After a grueling game of 97-moves which nearly lasted for almost six hours, both players were obviously not in the mood for another long fight. Game 2 witnessed Ruy Lopez Berlin Defence where Ju could have taken her chances with aggressive play but she didn't. Thus the game resulted in a relatively shorter draw with a threefold repetition in just 40 moves. As per the event regulations minimum 40 moves must be played before a draw can be agreed, players repeated the moves four times before making a draw.They head to their first rest day on 7th January 2020. The Game 3 will be played on 8th January with Goryachkina having the white pieces. Photo: Zhang Yanhong / FIDE
We have all had those moments where our parents who only wish the good for us tend to get on our nerves! There's always those infamous 'mom's logic' moments which no one but they will understand! It truly is undecipherable, and one cannot understand the point that is being made. Unfortunately, the law requires that one not question mom's motives, so here are some of those moments that we honestly cannot explain or get behind! Avathanshu Bhat, the ChessBase India Juniors editor-in-chief and the author of this article is just 14 years old, but the lad has some excellent observational and imaginative writing skills. From what he has witnessed in his own life, at chess tournaments, and using his imagination, he has penned down this article! Go on and check if you can spot yourself somewhere in there!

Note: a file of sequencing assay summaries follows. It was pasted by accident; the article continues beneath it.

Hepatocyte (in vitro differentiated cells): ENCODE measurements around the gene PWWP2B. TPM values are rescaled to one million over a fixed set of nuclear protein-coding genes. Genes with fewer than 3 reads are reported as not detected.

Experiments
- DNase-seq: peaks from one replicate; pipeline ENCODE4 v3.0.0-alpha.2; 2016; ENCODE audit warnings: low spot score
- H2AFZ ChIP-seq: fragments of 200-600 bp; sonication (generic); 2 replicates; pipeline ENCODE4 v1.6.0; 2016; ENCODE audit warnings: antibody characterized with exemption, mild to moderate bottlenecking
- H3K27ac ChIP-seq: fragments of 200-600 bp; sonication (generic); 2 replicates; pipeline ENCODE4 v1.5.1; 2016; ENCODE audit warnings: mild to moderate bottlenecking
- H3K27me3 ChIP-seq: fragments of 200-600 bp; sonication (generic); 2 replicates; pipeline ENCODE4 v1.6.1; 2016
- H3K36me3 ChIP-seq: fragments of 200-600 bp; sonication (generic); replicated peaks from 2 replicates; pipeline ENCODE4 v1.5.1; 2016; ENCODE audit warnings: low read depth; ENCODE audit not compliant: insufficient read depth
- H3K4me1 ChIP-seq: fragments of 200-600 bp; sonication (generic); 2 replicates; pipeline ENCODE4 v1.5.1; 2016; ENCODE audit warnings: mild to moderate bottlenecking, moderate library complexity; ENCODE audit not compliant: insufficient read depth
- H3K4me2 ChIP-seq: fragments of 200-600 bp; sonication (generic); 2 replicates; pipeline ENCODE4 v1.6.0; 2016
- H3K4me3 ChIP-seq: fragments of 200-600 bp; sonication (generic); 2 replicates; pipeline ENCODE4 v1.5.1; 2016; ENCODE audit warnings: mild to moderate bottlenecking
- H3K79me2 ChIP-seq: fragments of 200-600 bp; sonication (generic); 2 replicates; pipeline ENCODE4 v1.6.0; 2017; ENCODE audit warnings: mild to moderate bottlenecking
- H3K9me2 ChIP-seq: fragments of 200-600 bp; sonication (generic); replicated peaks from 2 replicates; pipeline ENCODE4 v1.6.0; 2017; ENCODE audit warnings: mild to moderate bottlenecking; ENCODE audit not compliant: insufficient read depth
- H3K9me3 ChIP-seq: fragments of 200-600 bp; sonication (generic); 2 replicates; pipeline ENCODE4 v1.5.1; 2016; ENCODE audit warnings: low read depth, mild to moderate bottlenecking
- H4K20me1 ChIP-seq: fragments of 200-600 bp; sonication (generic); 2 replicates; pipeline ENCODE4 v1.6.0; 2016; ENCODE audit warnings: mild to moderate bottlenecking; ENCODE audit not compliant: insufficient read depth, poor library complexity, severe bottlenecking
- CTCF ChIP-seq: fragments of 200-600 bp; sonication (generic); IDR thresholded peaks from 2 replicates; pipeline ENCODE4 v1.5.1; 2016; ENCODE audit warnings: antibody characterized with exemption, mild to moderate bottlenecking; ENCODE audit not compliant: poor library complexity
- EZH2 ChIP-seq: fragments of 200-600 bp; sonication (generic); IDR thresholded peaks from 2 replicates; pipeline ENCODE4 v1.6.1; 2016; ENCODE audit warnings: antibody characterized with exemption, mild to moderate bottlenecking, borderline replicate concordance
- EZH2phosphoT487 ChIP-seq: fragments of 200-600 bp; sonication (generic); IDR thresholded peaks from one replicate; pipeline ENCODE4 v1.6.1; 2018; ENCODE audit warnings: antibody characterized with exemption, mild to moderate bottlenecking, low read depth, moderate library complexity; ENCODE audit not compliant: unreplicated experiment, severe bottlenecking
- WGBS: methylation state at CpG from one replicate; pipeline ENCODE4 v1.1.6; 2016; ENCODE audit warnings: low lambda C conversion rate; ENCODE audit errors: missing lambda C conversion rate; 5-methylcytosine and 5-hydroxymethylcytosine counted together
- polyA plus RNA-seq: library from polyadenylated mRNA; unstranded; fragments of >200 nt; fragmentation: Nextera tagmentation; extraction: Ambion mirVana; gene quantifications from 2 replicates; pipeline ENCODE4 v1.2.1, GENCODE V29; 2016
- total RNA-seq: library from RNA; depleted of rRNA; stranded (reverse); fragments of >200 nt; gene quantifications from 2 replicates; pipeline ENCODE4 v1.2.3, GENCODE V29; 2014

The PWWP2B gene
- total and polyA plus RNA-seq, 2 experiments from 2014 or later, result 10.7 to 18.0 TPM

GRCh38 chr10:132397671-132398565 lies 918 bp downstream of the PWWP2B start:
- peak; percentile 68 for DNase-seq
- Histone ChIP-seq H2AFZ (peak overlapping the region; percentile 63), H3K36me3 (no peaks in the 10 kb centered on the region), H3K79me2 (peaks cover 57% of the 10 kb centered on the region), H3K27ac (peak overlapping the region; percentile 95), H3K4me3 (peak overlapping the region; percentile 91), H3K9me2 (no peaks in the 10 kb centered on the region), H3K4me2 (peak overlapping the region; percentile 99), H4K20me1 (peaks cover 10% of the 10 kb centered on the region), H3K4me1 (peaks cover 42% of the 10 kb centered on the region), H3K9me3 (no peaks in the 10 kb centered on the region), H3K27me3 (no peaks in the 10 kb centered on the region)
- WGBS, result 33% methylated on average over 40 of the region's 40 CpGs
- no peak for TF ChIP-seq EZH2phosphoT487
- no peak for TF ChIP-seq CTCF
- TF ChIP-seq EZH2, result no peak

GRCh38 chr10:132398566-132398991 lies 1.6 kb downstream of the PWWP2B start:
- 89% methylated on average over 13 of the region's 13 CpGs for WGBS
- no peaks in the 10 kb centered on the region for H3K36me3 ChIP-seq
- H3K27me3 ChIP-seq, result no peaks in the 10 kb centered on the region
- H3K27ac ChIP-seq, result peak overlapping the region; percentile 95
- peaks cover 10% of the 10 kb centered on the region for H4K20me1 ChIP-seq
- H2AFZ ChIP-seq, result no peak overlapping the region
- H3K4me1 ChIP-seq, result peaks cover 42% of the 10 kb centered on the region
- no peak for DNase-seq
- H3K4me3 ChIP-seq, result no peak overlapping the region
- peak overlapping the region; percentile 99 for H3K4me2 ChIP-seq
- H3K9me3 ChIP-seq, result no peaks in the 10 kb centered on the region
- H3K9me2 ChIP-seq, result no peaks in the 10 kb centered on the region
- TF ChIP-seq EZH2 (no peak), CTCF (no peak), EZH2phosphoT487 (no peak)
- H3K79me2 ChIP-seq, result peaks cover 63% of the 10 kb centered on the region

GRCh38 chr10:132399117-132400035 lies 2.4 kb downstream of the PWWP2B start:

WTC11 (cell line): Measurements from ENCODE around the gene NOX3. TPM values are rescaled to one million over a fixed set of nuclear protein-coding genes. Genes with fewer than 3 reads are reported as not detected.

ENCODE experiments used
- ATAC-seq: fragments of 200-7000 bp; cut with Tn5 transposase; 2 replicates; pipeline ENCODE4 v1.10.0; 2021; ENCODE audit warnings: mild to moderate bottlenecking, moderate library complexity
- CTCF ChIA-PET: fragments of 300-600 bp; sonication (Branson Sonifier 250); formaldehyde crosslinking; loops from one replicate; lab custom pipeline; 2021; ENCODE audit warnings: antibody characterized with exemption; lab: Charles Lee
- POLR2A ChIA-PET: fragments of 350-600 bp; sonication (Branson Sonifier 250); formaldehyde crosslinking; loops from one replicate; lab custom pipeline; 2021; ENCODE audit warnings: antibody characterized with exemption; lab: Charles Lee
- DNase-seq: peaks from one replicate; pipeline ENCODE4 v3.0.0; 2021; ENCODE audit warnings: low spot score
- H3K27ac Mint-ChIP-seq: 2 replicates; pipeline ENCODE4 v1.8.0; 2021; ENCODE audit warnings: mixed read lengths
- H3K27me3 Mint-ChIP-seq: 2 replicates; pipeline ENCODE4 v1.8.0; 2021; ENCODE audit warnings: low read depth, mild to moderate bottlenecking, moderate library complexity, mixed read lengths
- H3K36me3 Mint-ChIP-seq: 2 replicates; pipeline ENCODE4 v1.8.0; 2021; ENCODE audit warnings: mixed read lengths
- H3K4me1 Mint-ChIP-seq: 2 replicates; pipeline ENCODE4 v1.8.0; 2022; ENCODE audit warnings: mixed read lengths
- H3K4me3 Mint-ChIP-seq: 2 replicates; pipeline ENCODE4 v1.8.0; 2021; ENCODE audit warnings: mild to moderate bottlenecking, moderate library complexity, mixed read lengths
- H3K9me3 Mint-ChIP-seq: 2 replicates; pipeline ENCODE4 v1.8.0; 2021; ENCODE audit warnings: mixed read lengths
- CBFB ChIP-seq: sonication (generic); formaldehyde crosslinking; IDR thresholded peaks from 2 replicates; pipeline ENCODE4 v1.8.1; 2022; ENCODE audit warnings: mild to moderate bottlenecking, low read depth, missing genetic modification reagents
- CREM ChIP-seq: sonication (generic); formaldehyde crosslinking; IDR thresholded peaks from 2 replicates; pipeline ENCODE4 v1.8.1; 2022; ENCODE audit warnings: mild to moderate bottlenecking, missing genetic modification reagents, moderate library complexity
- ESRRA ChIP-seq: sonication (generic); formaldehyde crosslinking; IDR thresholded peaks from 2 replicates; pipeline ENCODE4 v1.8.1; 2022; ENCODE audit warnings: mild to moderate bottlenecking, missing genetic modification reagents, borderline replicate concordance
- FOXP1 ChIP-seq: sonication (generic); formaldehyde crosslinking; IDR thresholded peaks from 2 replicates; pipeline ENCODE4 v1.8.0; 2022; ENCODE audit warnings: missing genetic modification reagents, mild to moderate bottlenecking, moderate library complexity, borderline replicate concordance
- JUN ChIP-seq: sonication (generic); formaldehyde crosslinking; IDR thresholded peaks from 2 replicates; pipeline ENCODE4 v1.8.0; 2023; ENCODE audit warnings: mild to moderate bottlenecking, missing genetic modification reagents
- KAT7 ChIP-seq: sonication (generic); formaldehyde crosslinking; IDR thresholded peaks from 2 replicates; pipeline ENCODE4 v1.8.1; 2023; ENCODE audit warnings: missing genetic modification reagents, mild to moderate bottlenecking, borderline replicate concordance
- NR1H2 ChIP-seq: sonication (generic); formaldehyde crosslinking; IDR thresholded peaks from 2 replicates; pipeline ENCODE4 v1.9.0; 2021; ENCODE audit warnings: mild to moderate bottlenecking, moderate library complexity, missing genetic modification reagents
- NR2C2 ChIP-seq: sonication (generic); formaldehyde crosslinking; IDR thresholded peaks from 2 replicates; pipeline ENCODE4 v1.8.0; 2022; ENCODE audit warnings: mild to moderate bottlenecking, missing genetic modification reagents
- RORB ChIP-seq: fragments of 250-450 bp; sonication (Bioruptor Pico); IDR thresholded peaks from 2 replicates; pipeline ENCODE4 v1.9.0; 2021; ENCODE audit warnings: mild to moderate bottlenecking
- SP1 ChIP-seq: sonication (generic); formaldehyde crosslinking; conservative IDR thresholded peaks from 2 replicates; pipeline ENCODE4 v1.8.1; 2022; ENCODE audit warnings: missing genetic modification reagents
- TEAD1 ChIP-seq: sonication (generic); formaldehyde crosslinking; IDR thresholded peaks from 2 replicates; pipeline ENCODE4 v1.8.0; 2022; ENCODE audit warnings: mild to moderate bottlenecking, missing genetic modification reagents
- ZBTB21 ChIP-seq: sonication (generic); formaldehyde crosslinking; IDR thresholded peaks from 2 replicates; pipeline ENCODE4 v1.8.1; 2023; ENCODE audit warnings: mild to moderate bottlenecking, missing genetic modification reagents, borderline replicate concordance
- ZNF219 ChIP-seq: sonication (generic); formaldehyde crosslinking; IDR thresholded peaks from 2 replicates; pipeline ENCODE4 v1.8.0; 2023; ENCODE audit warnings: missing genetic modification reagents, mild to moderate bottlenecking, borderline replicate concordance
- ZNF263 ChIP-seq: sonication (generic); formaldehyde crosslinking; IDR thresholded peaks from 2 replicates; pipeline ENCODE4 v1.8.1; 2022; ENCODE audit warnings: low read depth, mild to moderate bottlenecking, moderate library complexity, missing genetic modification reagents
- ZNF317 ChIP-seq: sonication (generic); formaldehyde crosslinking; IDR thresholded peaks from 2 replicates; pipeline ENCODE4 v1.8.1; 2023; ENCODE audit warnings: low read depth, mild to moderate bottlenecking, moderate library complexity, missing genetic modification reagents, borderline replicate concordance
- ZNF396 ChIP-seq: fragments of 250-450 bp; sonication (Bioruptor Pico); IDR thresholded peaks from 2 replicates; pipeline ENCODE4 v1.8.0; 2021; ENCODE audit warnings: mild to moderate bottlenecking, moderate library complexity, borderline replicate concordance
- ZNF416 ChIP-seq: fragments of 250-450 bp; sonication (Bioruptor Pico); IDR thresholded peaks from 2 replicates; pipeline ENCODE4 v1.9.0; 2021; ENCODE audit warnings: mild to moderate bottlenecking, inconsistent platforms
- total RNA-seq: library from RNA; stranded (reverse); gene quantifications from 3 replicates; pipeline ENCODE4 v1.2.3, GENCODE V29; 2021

The Najdorf is one of the most dangerous variations of the Sicilian Defence. Fighting against it is always difficult, but GM Sergei Tiviakov demonstrates a very effective way to combat this popular opening. Najdorf is one of the most widely played variations in Sicilian Defence. In the recent times, Maxime Vachier-Lagrave is a pioneer of the Najdorf with the black pieces at the top level. Many club level players also play this. To know how to combat this line with white pieces, one must know the intricate details of the ways to land connoisseurs of Najdorf in trouble with the white pieces.
Aravindh Chithambaram won the National Senior Championship that took place in Majitar, Sikkim from the 10th to the 19th of December 2019. He dominated the entire field with a score of 9.5/11 and finished ahead of the rest of the field by a full point. Soon after this phenomenal achievement, the 20-year-old travelled to Moscow, Russia to compete in the King Salman World Rapid and Blitz. ChessBase India got in touch with him following his return to India and spoke at length about his performance in Sikkim. In this illustrated article we bring you the detailed interview.